While it's not clear that social media is going to take over as the best public relations tool of the century, the uses of Facebook, Twitter and other social networks for marketing and promotions are certainly changing how consumers and workers use and react to products and services.
A recent blog post on ZDNet looks a little closer at trends of social media that could actually be affecting employment. From Tom Foremski's IMHO blog at ZDNet:
"There is a strong trend among corporations to use social media to turn nearly every one of their employees into customer service reps and evangelists.Best Buy is an excellent example. It is using Twitter to answer technical queries and it even specifies a minimum of 250 Twitter followers for job applicants.This is not good news for shy staff because their enthusiastic participation on Twitter or Facebook can be easily tracked and measured. Such metrics will surely be used in evaluating promotions and pay raises.How far will it reach within an organization? That will be interesting to see.Also, because of the blurring of personal and business lives, this means employees will be spamming their friends and family as they prove their worthiness to their bosses. This won't make for happy staff but customers will certainly feel pampered."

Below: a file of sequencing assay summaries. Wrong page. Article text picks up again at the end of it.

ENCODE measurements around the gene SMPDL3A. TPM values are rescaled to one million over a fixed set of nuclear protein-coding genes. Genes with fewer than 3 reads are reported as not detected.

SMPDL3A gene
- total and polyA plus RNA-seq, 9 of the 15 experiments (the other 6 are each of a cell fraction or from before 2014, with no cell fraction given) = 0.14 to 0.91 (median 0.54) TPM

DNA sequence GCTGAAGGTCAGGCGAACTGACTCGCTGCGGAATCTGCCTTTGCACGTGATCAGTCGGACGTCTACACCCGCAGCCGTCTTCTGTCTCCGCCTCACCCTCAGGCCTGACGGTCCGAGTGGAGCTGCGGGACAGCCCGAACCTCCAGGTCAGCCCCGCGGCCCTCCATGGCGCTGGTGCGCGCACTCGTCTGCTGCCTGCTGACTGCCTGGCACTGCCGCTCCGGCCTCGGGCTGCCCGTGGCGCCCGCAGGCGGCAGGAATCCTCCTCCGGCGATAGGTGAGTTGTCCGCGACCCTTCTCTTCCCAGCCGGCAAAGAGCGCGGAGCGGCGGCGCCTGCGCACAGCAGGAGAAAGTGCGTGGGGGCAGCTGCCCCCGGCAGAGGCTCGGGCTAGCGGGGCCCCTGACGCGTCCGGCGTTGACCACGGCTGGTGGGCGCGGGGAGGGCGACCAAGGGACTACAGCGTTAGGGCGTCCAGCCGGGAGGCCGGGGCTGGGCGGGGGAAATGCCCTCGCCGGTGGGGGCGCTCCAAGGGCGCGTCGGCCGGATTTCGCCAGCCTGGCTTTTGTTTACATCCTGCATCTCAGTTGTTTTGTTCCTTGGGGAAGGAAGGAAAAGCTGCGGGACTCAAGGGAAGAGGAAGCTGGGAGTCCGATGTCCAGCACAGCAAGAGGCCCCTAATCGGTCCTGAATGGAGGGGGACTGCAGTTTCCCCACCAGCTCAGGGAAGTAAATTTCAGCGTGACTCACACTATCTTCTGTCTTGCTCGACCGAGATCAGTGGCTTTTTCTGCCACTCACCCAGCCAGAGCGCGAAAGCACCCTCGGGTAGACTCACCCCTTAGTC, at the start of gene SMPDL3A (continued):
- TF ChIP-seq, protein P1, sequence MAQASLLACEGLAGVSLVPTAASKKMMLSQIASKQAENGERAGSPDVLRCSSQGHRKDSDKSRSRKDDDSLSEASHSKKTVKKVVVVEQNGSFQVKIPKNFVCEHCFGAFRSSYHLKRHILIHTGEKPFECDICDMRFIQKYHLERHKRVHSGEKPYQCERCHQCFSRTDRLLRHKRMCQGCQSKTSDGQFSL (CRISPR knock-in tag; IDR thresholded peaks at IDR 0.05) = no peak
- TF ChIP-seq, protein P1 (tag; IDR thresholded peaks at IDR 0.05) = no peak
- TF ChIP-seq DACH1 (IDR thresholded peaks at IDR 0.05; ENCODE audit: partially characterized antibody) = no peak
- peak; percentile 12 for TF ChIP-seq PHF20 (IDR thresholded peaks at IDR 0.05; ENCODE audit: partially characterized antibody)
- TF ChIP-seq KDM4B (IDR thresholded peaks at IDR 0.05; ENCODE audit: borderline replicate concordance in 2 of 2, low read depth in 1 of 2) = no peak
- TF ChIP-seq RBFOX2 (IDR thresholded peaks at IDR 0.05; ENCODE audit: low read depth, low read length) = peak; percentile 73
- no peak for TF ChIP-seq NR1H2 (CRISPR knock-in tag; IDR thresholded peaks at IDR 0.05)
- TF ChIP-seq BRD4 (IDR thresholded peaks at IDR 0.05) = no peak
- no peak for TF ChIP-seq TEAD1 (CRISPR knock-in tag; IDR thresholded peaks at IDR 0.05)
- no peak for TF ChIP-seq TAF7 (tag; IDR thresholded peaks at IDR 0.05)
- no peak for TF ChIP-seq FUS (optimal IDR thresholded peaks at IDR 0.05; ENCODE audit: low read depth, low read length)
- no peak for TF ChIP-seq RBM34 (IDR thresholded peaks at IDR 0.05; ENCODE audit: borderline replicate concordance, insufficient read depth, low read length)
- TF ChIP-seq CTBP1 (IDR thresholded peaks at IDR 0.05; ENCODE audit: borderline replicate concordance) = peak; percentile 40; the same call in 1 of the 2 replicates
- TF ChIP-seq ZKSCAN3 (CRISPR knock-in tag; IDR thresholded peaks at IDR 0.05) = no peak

The requirements for having a minimum of Twitter followers is a development to be watched. While Foremski is talking about jobs at a retail outlet such as Best Buy and not what's happening at your technology job, it's still a trend worth recognizing. Is this a requirement for hiring to be expanded at many companies?
You have to wonder if forcing social participation in these networks to get a job is even legal. What about older job applicants who want to work at Best Buy but are limited in their knowledge of social networks? Seems like Best Buy could be stirring up a generational divide in job hiring practices.
Foremski also details another possible trend in how social media could actually help companies weed out employees on, say, a help desk staff. He cites a Business Week article that looked specifically at Intuit and numbers around volunteer community help advice, and how Intuit made cuts to its help desk staff.
By limiting its QuickBook community participation to hardcore users, the company is allowing the community to answer questions and seeing results it can live with. From the BusinessWeek article:
"Intuit chose this "narrowcast" approach after Chief Executive Brad Smith heard what was going on at the Web site of Intuit's popular TurboTax product. Customers were not only asking technical questions, they were often outshining Intuit's own tech support staff by answering 40% of the queries themselves."
He then cut 4 percent of the Intuit staff, though they deny any connection to the program. Intuit does say that they have seen a cost savings in the help desk calls. While it's a stretch to say there is a direct connection to the cuts, Foremski wonders, will customers want to participate in a community that may end hurting people's jobs?
It's probably too early to answer that question.